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Welcome the 2019 Mellon Public Scholars

The Davis Humanities Institute is pleased to announce the 2019 Mellon Public Scholars, the fourth cohort in the program. The scholars represent nine departments and programs, and their interests address arts access, education, and performance, as well as organizing in the Sacramento area among gender non-confirming musicians, Black communities, Asian American and Pacific Islander women, and incarcerated people. The 2019 cohort includes four scholars who are working on set projects with established community partners including the California Arts Council, California Food Policy Advocates, Imagining America, and the California Department of Education.

The Andrew W. Mellon Foundation renewed the three-year grant for the Mellon Public Scholars program, which brought increased funding to expand the cohort from ten to twelve. Also new this year, the program welcomes Stephanie Maroney as program manager, who was a member of the inaugural cohort of Mellon Public Scholars in 2016 and recently completed her Ph.D. in Cultural Studies at UC Davis.

In the spring 2019, members will participate in a seminar taught by Beth Rose Middleton, Associate Professor and Chair of Native American Studies, that will introduce students to the intellectual foundations of public scholarship and provide guidance on working with community partners. Over the summer, each public scholar will work one-on-one with a faculty mentor to develop and carry out a community-based research project.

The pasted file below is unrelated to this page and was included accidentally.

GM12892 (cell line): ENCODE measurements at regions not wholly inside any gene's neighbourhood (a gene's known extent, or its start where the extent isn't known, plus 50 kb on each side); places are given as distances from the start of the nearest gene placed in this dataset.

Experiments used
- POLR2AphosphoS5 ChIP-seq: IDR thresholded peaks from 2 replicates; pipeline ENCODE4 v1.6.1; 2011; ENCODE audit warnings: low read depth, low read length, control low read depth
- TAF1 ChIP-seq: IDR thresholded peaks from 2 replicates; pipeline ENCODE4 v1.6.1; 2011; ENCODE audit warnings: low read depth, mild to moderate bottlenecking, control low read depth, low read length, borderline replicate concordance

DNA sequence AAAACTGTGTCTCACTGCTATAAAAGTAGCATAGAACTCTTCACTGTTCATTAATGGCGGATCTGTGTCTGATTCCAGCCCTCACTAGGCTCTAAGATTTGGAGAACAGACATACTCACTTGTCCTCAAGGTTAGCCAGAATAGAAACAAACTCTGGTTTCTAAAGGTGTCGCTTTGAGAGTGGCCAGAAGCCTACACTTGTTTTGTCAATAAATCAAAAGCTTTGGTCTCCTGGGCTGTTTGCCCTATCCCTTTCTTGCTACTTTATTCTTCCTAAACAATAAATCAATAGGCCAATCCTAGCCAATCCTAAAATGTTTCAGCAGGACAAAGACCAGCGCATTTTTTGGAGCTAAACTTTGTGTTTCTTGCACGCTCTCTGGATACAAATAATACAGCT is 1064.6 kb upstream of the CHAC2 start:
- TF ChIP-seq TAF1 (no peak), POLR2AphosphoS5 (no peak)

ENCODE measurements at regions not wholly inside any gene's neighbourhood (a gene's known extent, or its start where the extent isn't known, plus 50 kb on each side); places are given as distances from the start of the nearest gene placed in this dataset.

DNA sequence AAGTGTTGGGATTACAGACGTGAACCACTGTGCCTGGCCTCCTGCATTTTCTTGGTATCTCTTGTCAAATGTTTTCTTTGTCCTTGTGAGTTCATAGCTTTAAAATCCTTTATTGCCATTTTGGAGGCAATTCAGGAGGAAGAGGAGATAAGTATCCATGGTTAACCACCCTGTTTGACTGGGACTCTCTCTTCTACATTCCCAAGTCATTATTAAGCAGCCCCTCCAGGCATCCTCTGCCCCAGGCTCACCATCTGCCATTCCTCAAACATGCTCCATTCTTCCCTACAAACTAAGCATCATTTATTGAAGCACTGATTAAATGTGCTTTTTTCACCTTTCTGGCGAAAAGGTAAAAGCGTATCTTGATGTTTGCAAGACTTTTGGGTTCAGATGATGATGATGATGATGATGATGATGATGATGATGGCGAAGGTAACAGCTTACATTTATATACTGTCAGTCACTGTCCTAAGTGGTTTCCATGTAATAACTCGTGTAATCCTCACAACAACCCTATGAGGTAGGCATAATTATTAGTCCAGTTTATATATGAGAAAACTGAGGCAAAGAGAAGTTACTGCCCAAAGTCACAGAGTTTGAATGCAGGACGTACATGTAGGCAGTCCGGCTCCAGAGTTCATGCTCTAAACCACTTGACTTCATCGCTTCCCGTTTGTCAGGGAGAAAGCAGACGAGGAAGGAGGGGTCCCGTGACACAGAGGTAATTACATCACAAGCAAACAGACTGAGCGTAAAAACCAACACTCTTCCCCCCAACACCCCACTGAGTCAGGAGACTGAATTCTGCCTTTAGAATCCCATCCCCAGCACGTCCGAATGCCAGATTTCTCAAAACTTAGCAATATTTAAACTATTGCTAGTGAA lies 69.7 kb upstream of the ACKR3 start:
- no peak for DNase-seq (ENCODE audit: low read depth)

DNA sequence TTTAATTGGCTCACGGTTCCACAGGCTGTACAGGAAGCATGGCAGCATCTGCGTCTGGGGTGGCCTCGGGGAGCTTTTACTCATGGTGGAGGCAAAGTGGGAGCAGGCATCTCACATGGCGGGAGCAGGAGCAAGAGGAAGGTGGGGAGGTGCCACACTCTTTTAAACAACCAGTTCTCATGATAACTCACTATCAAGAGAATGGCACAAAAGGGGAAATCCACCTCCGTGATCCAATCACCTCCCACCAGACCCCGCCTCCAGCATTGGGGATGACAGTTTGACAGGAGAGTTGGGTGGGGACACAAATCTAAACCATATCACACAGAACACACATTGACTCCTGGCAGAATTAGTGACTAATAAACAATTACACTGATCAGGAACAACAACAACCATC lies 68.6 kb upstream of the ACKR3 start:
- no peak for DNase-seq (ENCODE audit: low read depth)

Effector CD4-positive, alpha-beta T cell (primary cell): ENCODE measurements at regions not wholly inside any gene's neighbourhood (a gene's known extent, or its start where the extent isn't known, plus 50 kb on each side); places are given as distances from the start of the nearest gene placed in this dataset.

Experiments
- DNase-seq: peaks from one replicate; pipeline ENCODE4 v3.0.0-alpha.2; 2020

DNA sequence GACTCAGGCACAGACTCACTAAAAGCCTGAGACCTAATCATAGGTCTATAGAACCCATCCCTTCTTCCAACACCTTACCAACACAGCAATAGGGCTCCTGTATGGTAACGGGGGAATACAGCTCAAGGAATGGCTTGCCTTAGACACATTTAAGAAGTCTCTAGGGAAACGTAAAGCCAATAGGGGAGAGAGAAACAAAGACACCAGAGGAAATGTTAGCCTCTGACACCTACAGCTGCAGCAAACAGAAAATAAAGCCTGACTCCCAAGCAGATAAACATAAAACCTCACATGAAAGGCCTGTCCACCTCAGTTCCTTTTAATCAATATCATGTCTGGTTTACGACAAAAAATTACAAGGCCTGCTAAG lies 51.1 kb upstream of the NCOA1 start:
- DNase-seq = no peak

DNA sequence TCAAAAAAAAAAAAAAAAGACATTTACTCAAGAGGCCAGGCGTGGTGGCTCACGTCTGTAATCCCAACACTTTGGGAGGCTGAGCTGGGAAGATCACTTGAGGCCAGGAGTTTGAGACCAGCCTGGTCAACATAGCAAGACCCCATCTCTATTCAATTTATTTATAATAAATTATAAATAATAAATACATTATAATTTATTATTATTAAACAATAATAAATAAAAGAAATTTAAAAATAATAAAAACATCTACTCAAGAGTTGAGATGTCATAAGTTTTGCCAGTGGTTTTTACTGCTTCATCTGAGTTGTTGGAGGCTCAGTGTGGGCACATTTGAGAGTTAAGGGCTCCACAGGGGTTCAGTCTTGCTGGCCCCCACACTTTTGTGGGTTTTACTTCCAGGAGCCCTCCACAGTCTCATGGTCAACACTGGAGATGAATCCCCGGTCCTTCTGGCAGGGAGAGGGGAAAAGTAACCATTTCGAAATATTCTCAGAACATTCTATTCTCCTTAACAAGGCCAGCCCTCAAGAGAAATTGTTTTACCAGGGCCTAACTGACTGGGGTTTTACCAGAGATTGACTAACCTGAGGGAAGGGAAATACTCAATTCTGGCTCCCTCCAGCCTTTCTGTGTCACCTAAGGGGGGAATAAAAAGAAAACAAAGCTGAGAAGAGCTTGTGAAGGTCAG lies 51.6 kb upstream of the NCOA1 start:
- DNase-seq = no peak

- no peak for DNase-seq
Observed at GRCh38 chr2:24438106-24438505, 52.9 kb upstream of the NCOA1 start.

This year’s scholars and their projects are:

  • Hannah Adamy (Music), Building Alliances Among Women and Gender Non-Conforming Musicians in Sacramento
  • Tory Brykalski (Anthropology), Authors of Our Lives: Studying Gender and Liberation with the Gharsah Center in Al-Marj, Lebanon
  • Tracy Corado (Design), Imagining America: Genealogies of Practice in the Public Humanities Project
  • Mia Dawson (Geography), Expanding the Research Capacities of Black Lives Matter Sacramento through Partnership with the UC Davis Center for Regional Change
  • Lizbeth De La Cruz Santana (Spanish & Portuguese), Who Are the Real Childhood Arrivals to the U.S.?
  • Rebecca Hogue (English), Pacific Islands Rise: A Digital Archive of Climate Change Activism
  • Gwyneth Manser (Geography), California Food Policy Advocates: Faces of California Hunger Project
  • Kristin McCarty (Sociology), California Arts Council: Arts & Culture Landscape Framework Project
  • Marlené Mercado (Cultural Studies), Expanding the Network and Reach of the Incarcerated Workers Organizing Committee Chapter in Sacramento
  • Katherine Nasol (Cultural Studies), Rise, Resist, Unite: The Stories of AAPI Women and Girls
  • Ante Ursic (Performance Studies), Prescott Circus Theatre
  • Jasmine Wade (Cultural Studies), California Department of Education: Native American Model Curriculum Project

This competitive program introduces graduate students to the intellectual and practical aspects of identifying, addressing and collaborating with members of a public through their scholarship. Participants take part in an interdisciplinary seminar and receive $7,500 support over the summer as they carry out a community-engaged project.

Interested in learning more about the program and our scholars’ projects? Contact program manager Stephanie Maroney for more information at srmaroney@ucdavis.edu.


This page was last updated: February 4, 2019



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